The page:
- Credit cards
- Car parking
- Non smoking
The Vasa ship capsized and sank in Stockholm 1628. After 333 years on the sea bed the mighty warship was salvaged and the voyage could continue. Today Vasa is the world’s only preserved 17th century ship and the most visited museum in Scandinavia.
Around 1.5 million visitors every year enjoy the exhibitions in the museum, which describe the warship Vasa’s history and life at the time; how, after 333 years at the bottom of Stockholm bay, the ship was rediscovered and salvaged; and the research which is now underway to preserve Vasa. The Vasa Museum lies in the royal parkland, Djurgården, in Stockholm.
The Vasa Museum is a part of the Swedish National Maritime and Transport Museums, together with the Maritime Museum in Stockholm, the Naval Museum in Karlskrona and the Railway Museum in Gävle.
The agency’s mission is to preserve and develop the maritime and transport history cultural heritage and to increase people’s knowledge about it. The government decides which direction our work should take, and we receive our instructions and directives from the Ministry of Culture.
Since 2009 the museum has been certified under the voluntary international environmental standard ISO 14001. The museum works systematically on environmental considerations and sustainability based on an “environmental management system” (EMS). The system also functions as an aid to ensure that current legislation is adhered to. Every member of staff is responsible for environmental management and the museum is regularly inspected by external environmental auditors.
The Swedish National Maritime and Transport Museums (SMTM), which the Vasa Museum is part of, has a sustainability policy which covers environmental, social and financial sustainability. Our sustainability policy acts as a support in the efforts to contribute to the Swedish National Environmental Quality Objectives and the UN Sustainable Development Goals, in agenda 2030.
SMTM has sustainability objectives which span over a number of years and three long-term goals linked to sustainable development: The greenhouse gas objective, The travel and meetings objective, and The inspiration objective.
Here are some examples of how the Vasa Museum is working with sustainability:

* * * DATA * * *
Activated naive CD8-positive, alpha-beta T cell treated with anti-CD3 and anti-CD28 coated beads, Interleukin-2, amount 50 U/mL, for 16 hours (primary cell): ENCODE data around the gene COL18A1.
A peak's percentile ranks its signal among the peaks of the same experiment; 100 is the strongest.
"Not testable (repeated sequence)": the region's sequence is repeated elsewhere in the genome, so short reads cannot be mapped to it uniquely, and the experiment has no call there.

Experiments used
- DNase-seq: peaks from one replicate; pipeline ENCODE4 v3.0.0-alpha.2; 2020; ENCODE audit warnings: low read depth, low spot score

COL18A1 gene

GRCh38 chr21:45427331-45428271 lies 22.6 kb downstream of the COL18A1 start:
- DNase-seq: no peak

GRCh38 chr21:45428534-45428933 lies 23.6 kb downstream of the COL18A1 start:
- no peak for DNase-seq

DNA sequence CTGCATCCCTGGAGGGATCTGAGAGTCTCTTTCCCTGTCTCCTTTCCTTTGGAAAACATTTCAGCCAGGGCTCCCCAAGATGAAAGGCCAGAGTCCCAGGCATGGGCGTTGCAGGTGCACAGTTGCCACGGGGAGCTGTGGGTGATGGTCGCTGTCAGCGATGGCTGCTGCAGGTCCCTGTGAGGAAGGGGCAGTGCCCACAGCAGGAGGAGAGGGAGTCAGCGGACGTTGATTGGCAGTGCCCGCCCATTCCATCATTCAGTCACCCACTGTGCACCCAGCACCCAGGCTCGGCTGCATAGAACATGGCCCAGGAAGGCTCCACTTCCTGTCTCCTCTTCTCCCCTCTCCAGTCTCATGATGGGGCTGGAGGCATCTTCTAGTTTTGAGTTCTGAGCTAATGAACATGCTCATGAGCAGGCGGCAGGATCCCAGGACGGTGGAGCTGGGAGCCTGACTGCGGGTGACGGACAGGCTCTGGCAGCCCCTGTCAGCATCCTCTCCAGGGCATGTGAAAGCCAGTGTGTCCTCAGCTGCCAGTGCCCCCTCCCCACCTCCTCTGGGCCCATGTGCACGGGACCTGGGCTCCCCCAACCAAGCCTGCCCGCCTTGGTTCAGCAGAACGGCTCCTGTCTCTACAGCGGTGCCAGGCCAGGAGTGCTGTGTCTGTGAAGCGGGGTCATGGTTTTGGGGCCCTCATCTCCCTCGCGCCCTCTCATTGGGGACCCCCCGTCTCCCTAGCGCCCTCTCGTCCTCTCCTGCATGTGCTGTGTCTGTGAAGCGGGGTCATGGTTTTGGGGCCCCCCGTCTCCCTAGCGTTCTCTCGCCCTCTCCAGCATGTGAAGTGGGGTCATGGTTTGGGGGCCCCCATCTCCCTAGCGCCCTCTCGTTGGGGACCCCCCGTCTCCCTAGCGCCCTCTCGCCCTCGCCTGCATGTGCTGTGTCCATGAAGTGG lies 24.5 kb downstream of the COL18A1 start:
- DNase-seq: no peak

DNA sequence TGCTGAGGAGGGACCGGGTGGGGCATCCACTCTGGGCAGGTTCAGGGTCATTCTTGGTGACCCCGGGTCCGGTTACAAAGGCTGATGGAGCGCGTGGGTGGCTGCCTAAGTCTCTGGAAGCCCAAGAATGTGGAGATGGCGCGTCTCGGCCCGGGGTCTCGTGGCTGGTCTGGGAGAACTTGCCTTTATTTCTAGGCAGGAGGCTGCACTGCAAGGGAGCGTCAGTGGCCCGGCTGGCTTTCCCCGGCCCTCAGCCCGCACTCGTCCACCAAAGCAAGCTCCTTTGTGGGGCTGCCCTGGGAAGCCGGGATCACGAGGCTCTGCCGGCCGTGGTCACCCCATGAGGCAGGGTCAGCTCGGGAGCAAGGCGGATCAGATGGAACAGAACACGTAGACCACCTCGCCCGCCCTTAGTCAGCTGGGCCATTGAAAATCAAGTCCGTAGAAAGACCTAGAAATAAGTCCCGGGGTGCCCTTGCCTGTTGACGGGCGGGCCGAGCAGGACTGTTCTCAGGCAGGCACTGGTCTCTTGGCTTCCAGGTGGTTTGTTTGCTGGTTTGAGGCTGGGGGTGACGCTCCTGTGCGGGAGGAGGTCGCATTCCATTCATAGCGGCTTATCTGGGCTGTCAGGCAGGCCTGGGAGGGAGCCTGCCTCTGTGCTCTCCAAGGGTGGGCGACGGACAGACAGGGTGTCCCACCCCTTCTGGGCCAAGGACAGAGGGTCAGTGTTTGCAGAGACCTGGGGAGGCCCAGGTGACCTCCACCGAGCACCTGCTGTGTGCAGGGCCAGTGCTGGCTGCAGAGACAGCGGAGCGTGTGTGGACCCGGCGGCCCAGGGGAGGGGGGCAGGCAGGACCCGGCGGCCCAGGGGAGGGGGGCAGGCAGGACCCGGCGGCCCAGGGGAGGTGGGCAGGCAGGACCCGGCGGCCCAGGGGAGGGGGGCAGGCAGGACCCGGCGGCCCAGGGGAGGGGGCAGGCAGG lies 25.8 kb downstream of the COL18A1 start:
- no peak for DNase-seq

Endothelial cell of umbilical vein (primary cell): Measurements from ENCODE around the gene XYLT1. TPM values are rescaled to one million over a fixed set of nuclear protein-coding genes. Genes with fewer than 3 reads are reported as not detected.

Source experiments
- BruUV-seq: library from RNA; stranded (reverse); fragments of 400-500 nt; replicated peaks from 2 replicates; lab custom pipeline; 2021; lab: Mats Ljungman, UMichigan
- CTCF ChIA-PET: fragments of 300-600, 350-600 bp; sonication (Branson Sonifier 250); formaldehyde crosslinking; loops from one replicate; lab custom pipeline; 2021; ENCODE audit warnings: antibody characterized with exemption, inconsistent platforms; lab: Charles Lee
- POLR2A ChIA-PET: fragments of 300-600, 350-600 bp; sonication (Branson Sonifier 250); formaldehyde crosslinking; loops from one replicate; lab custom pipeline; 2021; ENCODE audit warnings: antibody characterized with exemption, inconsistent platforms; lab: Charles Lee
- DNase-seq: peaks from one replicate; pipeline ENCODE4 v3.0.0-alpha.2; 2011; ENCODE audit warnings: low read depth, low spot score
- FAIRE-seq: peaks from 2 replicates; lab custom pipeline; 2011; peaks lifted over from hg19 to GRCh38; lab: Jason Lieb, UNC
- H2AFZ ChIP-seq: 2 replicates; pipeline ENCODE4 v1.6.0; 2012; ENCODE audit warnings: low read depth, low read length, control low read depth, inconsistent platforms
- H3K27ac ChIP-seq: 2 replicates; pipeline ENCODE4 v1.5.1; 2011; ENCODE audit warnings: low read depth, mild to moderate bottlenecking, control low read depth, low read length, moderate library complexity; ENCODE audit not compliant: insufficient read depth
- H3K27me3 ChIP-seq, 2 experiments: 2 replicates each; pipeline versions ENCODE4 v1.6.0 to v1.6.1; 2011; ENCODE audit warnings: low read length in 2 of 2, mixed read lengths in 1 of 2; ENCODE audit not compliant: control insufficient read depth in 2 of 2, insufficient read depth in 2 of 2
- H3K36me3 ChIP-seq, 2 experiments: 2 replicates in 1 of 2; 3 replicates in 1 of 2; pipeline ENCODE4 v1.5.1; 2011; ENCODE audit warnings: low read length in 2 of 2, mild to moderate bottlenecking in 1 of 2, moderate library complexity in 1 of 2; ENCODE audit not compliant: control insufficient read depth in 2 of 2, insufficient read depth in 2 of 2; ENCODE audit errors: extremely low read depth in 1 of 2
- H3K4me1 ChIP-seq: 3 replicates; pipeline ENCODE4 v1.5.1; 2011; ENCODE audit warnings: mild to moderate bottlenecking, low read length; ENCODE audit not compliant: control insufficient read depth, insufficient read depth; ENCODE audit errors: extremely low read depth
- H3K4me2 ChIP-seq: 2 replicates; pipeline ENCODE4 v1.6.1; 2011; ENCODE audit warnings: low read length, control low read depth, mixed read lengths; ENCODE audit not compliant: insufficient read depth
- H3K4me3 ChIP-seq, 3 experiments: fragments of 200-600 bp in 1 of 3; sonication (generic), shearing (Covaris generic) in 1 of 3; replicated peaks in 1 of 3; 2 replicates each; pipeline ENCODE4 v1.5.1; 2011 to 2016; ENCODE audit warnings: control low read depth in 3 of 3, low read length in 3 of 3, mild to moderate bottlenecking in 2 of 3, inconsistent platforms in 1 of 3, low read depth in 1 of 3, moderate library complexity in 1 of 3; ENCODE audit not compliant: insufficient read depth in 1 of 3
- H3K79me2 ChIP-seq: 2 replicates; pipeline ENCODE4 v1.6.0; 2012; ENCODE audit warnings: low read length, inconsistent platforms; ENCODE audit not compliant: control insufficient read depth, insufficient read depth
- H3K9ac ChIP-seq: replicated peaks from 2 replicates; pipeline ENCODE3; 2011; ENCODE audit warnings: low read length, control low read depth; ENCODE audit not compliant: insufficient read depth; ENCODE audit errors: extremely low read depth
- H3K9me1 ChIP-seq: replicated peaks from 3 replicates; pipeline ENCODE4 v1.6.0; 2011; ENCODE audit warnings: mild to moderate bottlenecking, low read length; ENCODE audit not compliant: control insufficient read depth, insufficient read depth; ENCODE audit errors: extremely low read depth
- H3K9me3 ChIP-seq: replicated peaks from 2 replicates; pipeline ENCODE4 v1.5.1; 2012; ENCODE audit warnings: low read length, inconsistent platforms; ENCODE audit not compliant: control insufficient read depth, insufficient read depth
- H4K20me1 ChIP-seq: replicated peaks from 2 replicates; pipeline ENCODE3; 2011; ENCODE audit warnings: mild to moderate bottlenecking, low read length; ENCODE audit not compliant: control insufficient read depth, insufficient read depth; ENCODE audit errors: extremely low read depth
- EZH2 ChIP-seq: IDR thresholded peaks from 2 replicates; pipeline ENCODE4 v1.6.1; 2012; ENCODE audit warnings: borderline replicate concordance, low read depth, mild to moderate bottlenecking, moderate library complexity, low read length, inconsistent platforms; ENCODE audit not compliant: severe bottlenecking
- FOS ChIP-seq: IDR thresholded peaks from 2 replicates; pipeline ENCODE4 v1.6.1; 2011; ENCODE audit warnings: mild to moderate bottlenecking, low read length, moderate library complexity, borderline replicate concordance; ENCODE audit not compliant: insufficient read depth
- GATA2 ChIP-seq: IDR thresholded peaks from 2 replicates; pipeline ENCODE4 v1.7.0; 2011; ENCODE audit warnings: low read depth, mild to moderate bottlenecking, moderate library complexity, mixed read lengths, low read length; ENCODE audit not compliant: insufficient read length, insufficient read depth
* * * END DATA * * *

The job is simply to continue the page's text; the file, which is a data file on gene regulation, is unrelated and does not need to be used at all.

To protect the world’s cultural and natural heritage is one aspect of the global sustainable development goals. By preserving the Vasa, the Museum is contributing to the protection of cultural heritage. The climate control system in the museum, which is necessary for the preservation of the ship, is run on renewable electricity and draws extra energy from seawater underneath the building.
When new exhibitions are installed, material is used which meets high environmental and sustainability requirements.
The museum staff keep a close check on all chemical products used, for example paints and substances to preserve museum artifacts. Hazardous chemicals are replaced with environmentally friendly alternatives, and old light sources are changed to LED.
In the Vasa Museum garden, situated outside the museum, which functions as an outdoor exhibition area, plants which have a strong resistance to pest insects and the like are grown toxin-free. The garden provides crops for the museum restaurant.
Sorting at source
At the Vasa Museum all waste is sorted so that as much as possible can be recycled. The restaurant serves locally sourced, organic food, the waste from which is exploited as biofuel.
Reduced use of fossil fuels
The Vasa Museum and SMTM work continuously to reduce the use of fossil fuels. For example, trains are prioritised over aeroplanes for business travel, or travel is replaced with virtual meetings.
All staff at SMTM are trained in environmental awareness. In all parts of the museum we strive to think of the best alternative from a sustainability point of view. It might be related to the choice of paper for printing, the transport of objects, business travel or the purchase of goods and services. And the coffee consumed in our offices is, of course, eco-labelled.